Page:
e. S. Giov. de'Fiorentini. ROME. II. R.onthe Tiber(L.B.). 219
Chiesa Nuova (PI. II, 12), ot Santa Maria in Vallicella, erected by
San Filippo Neri about 1550 for the order of Oratorians founded by
him, and finished in 1605. Architecture by Giov. Matteo da Citta di
Castello, interior by Mart. Lunghi the Elder, facade by Rughesi.
The Interior, which is dark and unfavourable for pictures, is richly
decorated. The admirable stucco-work is by Cos. Faniello and Ercole
Ferrata. The ceiling of the Nave, the dome, and the tribune are painted
by Pietro da Cortona. — In the Left Aisle, adjoining the tribune, is the
small and sumptuous Chapel of San Filippo Nebi, beneath the altar of which
his remains repose. Above is the portrait of the saint in mosaic, after the
original of Guido Reni preserved in the adjoining monastery. — Over the
High Altab, with its four columns of porta santa, is a Madonna by Rubens;
on the right "SS. Gregory, Maurus, and Papias, on the left ,:SS. Domitilla,
Nereus, and Achilleus, also by Rubens, who painted these pictures during
his second stay in Rome in 1608 for this church, which was then the most
fashionable in the city.
On 26th May, the festival of the saint, and after Ave Maria every Sunday
from 1st Nov. to Palm Sunday, concerts of sacred music, to which men only
are admitted, are given in the adjoining Oratorium, which derives its name
from the oratories fitted up by San Filippo Neri. The saint was fond of
music and advocated a cheerful form of divine service.
The adjoining Philippine Monastery, erected by Borromini, is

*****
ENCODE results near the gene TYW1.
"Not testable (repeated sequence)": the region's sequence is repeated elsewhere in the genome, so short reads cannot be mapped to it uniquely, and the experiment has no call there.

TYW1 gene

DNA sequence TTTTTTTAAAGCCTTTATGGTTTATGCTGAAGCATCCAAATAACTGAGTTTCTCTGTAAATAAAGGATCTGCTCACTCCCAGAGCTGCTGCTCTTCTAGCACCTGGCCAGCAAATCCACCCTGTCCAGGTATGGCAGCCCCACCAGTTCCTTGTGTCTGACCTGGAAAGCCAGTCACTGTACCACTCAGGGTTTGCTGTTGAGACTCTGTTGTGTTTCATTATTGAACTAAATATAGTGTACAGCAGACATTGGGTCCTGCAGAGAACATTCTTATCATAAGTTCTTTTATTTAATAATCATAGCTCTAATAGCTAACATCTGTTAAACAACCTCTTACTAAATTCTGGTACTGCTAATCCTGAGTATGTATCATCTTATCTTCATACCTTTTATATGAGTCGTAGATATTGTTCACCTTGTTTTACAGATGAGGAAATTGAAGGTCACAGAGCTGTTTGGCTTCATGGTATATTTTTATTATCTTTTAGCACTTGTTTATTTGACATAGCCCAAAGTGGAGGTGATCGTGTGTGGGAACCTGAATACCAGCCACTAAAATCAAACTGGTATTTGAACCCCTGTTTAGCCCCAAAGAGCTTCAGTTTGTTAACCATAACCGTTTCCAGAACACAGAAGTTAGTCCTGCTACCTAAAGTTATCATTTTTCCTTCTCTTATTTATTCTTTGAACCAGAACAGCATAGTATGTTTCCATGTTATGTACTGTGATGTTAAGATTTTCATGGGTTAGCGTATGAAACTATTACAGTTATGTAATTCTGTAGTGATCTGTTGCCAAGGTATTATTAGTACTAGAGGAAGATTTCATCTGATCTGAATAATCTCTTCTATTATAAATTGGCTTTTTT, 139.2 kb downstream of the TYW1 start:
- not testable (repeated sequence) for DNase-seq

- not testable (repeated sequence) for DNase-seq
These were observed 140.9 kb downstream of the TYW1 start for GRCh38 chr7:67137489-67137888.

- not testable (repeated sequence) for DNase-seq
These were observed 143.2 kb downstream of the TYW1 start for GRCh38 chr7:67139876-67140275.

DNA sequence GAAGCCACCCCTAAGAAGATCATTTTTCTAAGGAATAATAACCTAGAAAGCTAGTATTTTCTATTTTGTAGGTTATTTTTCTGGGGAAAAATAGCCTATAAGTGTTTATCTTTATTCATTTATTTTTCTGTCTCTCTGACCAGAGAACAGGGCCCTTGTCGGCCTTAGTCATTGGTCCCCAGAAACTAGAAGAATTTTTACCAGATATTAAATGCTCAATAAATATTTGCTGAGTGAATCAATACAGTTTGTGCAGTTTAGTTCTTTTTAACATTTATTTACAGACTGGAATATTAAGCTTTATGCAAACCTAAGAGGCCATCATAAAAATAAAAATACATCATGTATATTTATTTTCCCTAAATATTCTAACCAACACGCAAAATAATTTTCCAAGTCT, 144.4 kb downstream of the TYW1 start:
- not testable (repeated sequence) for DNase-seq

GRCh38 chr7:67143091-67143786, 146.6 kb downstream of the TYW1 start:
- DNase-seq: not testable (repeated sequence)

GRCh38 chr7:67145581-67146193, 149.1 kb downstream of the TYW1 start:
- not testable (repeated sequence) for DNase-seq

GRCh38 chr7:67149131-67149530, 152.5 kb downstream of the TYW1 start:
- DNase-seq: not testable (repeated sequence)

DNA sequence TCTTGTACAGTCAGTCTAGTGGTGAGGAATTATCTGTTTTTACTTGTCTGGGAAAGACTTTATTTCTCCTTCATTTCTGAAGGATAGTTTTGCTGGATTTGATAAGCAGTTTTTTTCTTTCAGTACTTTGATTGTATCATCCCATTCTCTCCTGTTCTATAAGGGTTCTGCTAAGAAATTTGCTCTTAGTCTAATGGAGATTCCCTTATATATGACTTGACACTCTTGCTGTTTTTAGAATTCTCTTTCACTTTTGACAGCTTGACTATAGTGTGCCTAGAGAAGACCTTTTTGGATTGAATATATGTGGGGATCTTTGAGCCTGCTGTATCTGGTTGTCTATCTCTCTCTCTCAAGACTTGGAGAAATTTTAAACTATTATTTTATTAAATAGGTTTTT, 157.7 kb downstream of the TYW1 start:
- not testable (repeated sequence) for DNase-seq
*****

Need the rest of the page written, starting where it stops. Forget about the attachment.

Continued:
of irregular shape, but remarkably massive in its construction. It
contains a room once occupied by the saint, with various relics. The
Corte d'Appello, the Tribunate Civile e Correzionale, and the Tri¬
bunate di Commercio are now established here. — The valuable
Bibliotheca Vallicellana (adm., see p. 138) is also preserved here.
Farther on, to the left, lies the small Piazza Sforza, with the
Palazzo Sforza-Cesarini, the Bohemian Hospice, restored in 1875.
and a monument (by Benini; 1892) to the poet and statesman Count
Terenzio Mamiani (1799-1885). Beyond the piazza the Via del
Banco di Santo Spirito diverges to the right to the Ponte Sant' An¬
gelo (p. 301). Nos. 44-46 in this street once belonged to the banker
Agostino Chigi (p. 354), the 'gran mercante della cristianita,', whose
office (in the wing, Arco dei Banchi 9) is now a stable.
To the left several lanes, now being rebuilt, lead to San Giovanni
de' Fiorentini (PL II, 12), the handsome national church of the
Florentines. The building was begun, by desire of Leo X., from a
design by Jac. Sansovino (which was preferred to competing plans
of Raphael, Ant. da Sangallo the Younger, and Peruzzi); and the
difficult task of completing the substructures on the river was exe¬
cuted by Sangallo. Michael Angelo, and on his death, Giac. della
Porta were afterwards engaged in the work, and the facade was
added by Aless. Galilei in 1734. In the right transept is a picture by
Salv. Rosa (SS. Cosmas and Damianus at the stake). — Near the
church the Ponte ai Fiorentini, a suspension bridge constructed in
1863, crosses the river (toll 5 c.; p. 354).
To the S.E. from San Giovanni runs the Via Giulia, see p. 222.